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Next generation of Cloud Applications

December 6, 2011 - 0 Comments

According to Friday’s Dec 2, 2001,  Wall Street Journal , Google will have a 1-day shipping service to challenge Amazon’s Prime service . The news reminded me of some great talks I was able to attend at CA World 2011 in Las Vegas.  One of the talks was by Dr. Timothy Chou of Stanford University on Cloud computing applications. Another was by Cisco VP Marie Hattar on the impact of an intelligent network on our lives. The third was on the future of application development by CA Technologies CTO Dr. Ferguson, who I knew from working in the WebSphere organization at IBM.

Dr. Chou’s talk was in three parts – namely the economics of the Software business, kinds of applications possible with cloud computing, and the new generation of cloud applications. The service Google is embarking on is precisely the kind of application we can expect where software provides a context sensitive service while understanding the customer’s needs.  Dr. Chou illustrated the evolution of software delivery starting with the traditional license model to open source software, then to outsourcing and finally Software as a Service. He showed the economic efficiency of Cloud computing (Software as a Service).

He went on to state that the ad-based revenue model that Google has embraced allows them to deliver the search software to users at a fraction of the cost of the traditional license model.  In the second part of the talk, Dr. Chou described how cloud computing innovation lies in the business model and not just technology.  He identified application services that can benefit the most from the cloud model, namely high growth applications and those that have highly variable demand characteristics.  He speculated that cloud services would be specialized and differentiated based on location, performance and innovative business models such as spot pricing.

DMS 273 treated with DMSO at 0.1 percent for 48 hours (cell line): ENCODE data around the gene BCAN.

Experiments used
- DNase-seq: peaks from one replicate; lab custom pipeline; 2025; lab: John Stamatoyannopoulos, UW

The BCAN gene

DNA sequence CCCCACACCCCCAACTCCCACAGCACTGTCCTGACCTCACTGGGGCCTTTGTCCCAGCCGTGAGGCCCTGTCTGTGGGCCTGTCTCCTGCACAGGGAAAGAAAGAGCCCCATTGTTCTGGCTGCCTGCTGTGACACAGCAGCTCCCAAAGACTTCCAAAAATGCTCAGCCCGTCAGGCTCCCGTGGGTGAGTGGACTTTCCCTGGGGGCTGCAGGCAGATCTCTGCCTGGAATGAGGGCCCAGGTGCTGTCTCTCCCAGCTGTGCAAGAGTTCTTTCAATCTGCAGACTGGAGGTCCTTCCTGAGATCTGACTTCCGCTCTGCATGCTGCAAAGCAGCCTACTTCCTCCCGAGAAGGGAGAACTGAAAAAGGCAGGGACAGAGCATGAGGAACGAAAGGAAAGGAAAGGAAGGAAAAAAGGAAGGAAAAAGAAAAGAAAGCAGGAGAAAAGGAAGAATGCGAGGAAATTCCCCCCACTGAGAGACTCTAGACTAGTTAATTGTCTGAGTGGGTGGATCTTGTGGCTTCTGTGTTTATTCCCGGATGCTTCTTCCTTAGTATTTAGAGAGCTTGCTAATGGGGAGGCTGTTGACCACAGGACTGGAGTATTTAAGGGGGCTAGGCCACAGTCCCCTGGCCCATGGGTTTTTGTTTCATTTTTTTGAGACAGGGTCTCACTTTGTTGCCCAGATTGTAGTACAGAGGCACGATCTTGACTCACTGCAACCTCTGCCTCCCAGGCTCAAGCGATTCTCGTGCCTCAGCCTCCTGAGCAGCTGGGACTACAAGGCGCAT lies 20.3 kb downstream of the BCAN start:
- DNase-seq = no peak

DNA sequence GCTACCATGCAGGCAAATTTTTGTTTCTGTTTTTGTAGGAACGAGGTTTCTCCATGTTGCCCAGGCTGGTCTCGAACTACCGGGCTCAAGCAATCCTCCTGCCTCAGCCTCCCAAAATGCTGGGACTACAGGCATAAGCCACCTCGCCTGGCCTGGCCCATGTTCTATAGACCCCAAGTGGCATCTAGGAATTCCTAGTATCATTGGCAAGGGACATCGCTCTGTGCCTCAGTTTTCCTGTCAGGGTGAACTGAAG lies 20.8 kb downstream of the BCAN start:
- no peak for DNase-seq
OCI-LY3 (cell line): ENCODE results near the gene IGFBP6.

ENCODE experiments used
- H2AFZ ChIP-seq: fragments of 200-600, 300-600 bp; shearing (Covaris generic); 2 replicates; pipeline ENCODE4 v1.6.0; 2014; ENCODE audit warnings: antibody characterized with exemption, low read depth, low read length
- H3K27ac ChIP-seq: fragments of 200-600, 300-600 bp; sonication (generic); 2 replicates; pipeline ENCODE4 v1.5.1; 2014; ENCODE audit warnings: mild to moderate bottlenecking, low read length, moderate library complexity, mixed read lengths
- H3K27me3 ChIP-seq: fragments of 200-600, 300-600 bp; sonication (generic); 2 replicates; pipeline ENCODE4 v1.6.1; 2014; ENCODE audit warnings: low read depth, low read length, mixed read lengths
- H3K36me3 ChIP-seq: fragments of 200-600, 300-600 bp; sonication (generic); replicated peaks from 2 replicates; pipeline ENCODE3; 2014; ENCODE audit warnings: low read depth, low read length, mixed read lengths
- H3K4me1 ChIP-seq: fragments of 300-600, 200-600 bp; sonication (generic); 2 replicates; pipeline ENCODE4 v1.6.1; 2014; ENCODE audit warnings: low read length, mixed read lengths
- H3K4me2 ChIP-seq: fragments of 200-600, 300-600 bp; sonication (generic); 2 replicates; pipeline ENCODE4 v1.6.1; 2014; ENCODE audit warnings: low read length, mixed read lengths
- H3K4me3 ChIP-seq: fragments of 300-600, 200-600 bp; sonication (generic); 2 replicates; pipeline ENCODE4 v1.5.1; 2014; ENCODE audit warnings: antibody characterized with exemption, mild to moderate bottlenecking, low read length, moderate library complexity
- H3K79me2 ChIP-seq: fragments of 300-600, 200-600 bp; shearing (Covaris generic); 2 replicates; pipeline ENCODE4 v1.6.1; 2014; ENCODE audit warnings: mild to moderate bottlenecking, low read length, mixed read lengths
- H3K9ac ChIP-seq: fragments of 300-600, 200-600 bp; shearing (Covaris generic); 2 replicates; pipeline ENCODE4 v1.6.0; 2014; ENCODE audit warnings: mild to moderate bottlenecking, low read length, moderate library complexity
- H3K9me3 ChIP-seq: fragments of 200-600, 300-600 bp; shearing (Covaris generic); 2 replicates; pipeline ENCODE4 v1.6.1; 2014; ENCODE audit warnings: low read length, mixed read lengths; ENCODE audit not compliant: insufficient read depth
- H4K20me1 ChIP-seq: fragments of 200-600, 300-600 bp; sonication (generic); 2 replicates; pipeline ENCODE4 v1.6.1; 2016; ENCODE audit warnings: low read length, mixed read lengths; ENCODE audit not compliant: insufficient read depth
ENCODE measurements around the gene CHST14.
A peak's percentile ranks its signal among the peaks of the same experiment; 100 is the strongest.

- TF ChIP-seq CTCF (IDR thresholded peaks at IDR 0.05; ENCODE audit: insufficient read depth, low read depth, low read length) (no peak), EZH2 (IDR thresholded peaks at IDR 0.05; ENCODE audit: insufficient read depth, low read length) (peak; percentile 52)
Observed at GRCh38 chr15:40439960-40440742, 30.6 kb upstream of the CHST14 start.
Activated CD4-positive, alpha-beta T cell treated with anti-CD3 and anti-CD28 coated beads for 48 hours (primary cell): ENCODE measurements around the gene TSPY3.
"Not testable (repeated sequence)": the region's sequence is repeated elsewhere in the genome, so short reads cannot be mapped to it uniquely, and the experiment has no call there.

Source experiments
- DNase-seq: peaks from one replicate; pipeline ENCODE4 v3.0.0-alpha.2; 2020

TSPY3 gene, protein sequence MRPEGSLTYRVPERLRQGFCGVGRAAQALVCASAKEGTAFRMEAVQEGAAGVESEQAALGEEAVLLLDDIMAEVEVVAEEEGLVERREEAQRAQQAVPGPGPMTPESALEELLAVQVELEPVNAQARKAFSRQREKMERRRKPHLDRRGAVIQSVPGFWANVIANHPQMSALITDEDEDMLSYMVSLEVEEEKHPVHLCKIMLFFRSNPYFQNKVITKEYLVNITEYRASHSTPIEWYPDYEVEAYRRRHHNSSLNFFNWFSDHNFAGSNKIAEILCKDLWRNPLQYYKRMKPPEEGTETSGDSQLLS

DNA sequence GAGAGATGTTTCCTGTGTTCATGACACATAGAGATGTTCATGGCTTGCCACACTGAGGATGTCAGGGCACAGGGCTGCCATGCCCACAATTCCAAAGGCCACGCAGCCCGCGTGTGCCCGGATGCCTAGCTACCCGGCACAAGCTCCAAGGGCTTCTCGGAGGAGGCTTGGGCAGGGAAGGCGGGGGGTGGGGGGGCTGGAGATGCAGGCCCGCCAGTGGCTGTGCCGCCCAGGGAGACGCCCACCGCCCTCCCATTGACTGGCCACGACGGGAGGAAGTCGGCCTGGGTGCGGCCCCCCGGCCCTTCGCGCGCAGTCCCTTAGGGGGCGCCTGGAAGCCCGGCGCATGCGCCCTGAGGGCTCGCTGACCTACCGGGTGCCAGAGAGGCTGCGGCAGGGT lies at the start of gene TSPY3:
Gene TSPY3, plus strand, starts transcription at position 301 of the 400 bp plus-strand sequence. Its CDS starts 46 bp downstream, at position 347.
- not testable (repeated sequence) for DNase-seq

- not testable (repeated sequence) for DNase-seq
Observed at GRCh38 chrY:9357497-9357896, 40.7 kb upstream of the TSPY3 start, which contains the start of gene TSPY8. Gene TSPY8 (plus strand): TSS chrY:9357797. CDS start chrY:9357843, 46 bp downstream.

He provided a more granular framework to think about cloud computing than the SPI (SaaS, PaaS, IaaS) model. Essentially Infrastructure as a Service was broken down to Network, Data Center and Compute & Storage Services.  Platform as a Service was broken into Software Development and Operational management services. Software as a service was specialized as Application services for specific business needs.  Not surprisingly, he mentioned how Consumerization of IT is driving innovation into the enterprise through applications like Facebook.

Dr. Chou specifically called out applications that incorporate user information and human intelligence into business processes.  He reiterated a theme, which allows applications to be created by non-programmers who use their domain expertise to start innovative services. It is therefore no surprise that we see middle school kids developing iphone applications. I was however surprised when my daughter said her elementary school classmate was going to get the Apple Xcode toolset to develop iPhone games.

In her session, Cisco Marketing VP Marie Hattar directed the spotlight on different things we do today on the internet.  She discussed the importance of the network with more (50 billion and counting) sensors (tags, cars) sourcing external data.  She highlighted how video traffic will increase and spotlighted the use of technology in various industries like Healthcare, Banking and even proximity-based dating.  Mobile applications are used by doctors for patient care.  Nurses spend a lot of time locating doctors, equipment and technologies such as RFID and mobile presence save time.  All this was inline with a NPR report I recently heard on doctors in India advising and consulting with patients tens of miles away on telepresence sessions.  She also illustrated an example of getting expert opinion using telepresence for quicker business decision-making.  An intelligent network helps bring geographically distributed knowledge-centric teams together. Better information where they need it when they need it.  Ms. Hattar also highlighted the intelligence in Power over Ethernet technology to conserve energy by shutting down appliances not being used.

The keynote session by Dr. Don Ferguson gave me a good peek into how CA Technologies was capitalizing on the changes in the Data Center and moving towards a business service centric model.  The session was geared towards a 10x improvement in IT services.

According to him, there are five components to this approach

  1. Model – describing what the service is rather than how the service is delivered
  2. Assemble – bringing assets together, finding, configuring and customizing them
  3. Automate – making the Model and Assembly real, reliable, repeatable and predictable
  4. Assure – monitoring performance and service levels of the business services
  5. Secure – an all-encompassing security framework for the components

You can check these talks out at their virtual show website.

The CA World show predominantly used Cisco Networking and Data Center products including the Cisco UCS (Unified Computing System) to power IT services for the show management.

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